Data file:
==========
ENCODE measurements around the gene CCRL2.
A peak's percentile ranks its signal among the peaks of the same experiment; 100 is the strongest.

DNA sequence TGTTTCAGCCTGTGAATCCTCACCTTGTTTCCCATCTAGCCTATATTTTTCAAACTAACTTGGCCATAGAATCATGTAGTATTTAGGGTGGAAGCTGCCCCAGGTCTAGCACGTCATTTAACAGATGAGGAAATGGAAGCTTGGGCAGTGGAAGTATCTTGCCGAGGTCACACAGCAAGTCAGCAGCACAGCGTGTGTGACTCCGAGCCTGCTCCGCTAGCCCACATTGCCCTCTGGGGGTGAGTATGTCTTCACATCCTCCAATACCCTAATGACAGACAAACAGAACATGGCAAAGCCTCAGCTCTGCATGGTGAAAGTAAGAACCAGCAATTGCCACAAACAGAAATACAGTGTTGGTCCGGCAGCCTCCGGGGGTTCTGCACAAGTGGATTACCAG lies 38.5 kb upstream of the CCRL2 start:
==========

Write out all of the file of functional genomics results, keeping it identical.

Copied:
ENCODE measurements around the gene CCRL2.
A peak's percentile ranks its signal among the peaks of the same experiment; 100 is the strongest.

DNA sequence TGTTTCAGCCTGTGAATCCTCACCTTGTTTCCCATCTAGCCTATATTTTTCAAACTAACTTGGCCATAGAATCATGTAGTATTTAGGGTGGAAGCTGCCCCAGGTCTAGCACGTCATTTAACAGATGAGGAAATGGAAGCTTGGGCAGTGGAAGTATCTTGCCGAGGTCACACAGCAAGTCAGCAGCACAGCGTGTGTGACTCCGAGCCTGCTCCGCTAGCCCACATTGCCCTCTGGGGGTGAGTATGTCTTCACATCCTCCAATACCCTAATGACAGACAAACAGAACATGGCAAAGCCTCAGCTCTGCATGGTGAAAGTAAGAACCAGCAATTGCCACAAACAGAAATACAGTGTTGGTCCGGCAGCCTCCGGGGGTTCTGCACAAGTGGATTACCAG lies 38.5 kb upstream of the CCRL2 start: